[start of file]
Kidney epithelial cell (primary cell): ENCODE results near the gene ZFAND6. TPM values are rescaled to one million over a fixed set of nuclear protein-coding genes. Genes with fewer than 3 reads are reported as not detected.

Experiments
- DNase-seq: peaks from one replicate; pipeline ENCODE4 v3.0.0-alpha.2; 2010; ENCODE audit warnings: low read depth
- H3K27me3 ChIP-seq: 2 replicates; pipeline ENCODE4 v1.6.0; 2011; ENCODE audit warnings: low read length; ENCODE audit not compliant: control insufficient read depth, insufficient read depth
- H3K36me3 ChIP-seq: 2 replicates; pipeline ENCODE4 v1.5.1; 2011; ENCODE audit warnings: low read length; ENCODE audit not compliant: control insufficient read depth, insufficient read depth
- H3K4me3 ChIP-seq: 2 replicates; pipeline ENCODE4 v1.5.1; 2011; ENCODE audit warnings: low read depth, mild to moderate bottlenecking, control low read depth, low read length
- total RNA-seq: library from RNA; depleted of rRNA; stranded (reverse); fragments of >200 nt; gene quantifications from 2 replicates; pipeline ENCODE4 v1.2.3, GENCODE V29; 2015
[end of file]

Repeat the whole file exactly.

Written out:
Kidney epithelial cell (primary cell): ENCODE results near the gene ZFAND6. TPM values are rescaled to one million over a fixed set of nuclear protein-coding genes. Genes with fewer than 3 reads are reported as not detected.

Experiments
- DNase-seq: peaks from one replicate; pipeline ENCODE4 v3.0.0-alpha.2; 2010; ENCODE audit warnings: low read depth
- H3K27me3 ChIP-seq: 2 replicates; pipeline ENCODE4 v1.6.0; 2011; ENCODE audit warnings: low read length; ENCODE audit not compliant: control insufficient read depth, insufficient read depth
- H3K36me3 ChIP-seq: 2 replicates; pipeline ENCODE4 v1.5.1; 2011; ENCODE audit warnings: low read length; ENCODE audit not compliant: control insufficient read depth, insufficient read depth
- H3K4me3 ChIP-seq: 2 replicates; pipeline ENCODE4 v1.5.1; 2011; ENCODE audit warnings: low read depth, mild to moderate bottlenecking, control low read depth, low read length
- total RNA-seq: library from RNA; depleted of rRNA; stranded (reverse); fragments of >200 nt; gene quantifications from 2 replicates; pipeline ENCODE4 v1.2.3, GENCODE V29; 2015